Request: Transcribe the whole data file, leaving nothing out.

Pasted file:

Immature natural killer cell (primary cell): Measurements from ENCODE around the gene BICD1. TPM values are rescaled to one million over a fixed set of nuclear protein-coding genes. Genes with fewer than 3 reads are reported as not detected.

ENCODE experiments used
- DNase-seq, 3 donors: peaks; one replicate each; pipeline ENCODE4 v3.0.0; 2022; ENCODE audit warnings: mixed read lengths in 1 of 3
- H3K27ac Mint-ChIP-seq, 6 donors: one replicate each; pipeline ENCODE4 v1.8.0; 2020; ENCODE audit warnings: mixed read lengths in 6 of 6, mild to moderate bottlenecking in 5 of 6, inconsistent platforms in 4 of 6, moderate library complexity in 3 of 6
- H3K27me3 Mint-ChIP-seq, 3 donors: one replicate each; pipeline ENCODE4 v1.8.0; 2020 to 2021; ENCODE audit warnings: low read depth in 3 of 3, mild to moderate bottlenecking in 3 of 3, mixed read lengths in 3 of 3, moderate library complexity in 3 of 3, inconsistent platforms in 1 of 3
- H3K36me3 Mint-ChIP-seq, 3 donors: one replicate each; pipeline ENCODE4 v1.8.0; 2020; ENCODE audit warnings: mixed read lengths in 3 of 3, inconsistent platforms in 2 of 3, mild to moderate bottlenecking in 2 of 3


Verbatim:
Immature natural killer cell (primary cell): Measurements from ENCODE around the gene BICD1. TPM values are rescaled to one million over a fixed set of nuclear protein-coding genes. Genes with fewer than 3 reads are reported as not detected.

ENCODE experiments used
- DNase-seq, 3 donors: peaks; one replicate each; pipeline ENCODE4 v3.0.0; 2022; ENCODE audit warnings: mixed read lengths in 1 of 3
- H3K27ac Mint-ChIP-seq, 6 donors: one replicate each; pipeline ENCODE4 v1.8.0; 2020; ENCODE audit warnings: mixed read lengths in 6 of 6, mild to moderate bottlenecking in 5 of 6, inconsistent platforms in 4 of 6, moderate library complexity in 3 of 6
- H3K27me3 Mint-ChIP-seq, 3 donors: one replicate each; pipeline ENCODE4 v1.8.0; 2020 to 2021; ENCODE audit warnings: low read depth in 3 of 3, mild to moderate bottlenecking in 3 of 3, mixed read lengths in 3 of 3, moderate library complexity in 3 of 3, inconsistent platforms in 1 of 3
- H3K36me3 Mint-ChIP-seq, 3 donors: one replicate each; pipeline ENCODE4 v1.8.0; 2020; ENCODE audit warnings: mixed read lengths in 3 of 3, inconsistent platforms in 2 of 3, mild to moderate bottlenecking in 2 of 3